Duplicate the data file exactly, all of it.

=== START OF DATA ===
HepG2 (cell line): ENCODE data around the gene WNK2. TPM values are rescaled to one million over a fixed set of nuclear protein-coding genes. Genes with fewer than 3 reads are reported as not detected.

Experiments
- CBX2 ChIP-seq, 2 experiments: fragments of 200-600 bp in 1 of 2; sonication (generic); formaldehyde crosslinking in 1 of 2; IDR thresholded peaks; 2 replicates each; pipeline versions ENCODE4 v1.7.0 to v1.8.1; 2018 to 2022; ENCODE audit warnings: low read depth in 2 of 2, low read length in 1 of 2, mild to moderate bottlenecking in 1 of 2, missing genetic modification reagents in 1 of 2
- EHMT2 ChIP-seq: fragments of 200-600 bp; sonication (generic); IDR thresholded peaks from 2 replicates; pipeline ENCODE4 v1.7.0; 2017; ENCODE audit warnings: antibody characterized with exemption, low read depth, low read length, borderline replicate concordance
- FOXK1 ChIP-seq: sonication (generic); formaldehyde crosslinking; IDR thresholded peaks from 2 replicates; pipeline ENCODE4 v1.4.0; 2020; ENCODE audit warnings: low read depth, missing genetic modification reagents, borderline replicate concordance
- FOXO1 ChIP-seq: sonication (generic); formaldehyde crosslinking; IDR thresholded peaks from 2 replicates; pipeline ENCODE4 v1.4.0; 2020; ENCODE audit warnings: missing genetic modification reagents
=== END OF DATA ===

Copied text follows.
HepG2 (cell line): ENCODE data around the gene WNK2. TPM values are rescaled to one million over a fixed set of nuclear protein-coding genes. Genes with fewer than 3 reads are reported as not detected.

Experiments
- CBX2 ChIP-seq, 2 experiments: fragments of 200-600 bp in 1 of 2; sonication (generic); formaldehyde crosslinking in 1 of 2; IDR thresholded peaks; 2 replicates each; pipeline versions ENCODE4 v1.7.0 to v1.8.1; 2018 to 2022; ENCODE audit warnings: low read depth in 2 of 2, low read length in 1 of 2, mild to moderate bottlenecking in 1 of 2, missing genetic modification reagents in 1 of 2
- EHMT2 ChIP-seq: fragments of 200-600 bp; sonication (generic); IDR thresholded peaks from 2 replicates; pipeline ENCODE4 v1.7.0; 2017; ENCODE audit warnings: antibody characterized with exemption, low read depth, low read length, borderline replicate concordance
- FOXK1 ChIP-seq: sonication (generic); formaldehyde crosslinking; IDR thresholded peaks from 2 replicates; pipeline ENCODE4 v1.4.0; 2020; ENCODE audit warnings: low read depth, missing genetic modification reagents, borderline replicate concordance
- FOXO1 ChIP-seq: sonication (generic); formaldehyde crosslinking; IDR thresholded peaks from 2 replicates; pipeline ENCODE4 v1.4.0; 2020; ENCODE audit warnings: missing genetic modification reagents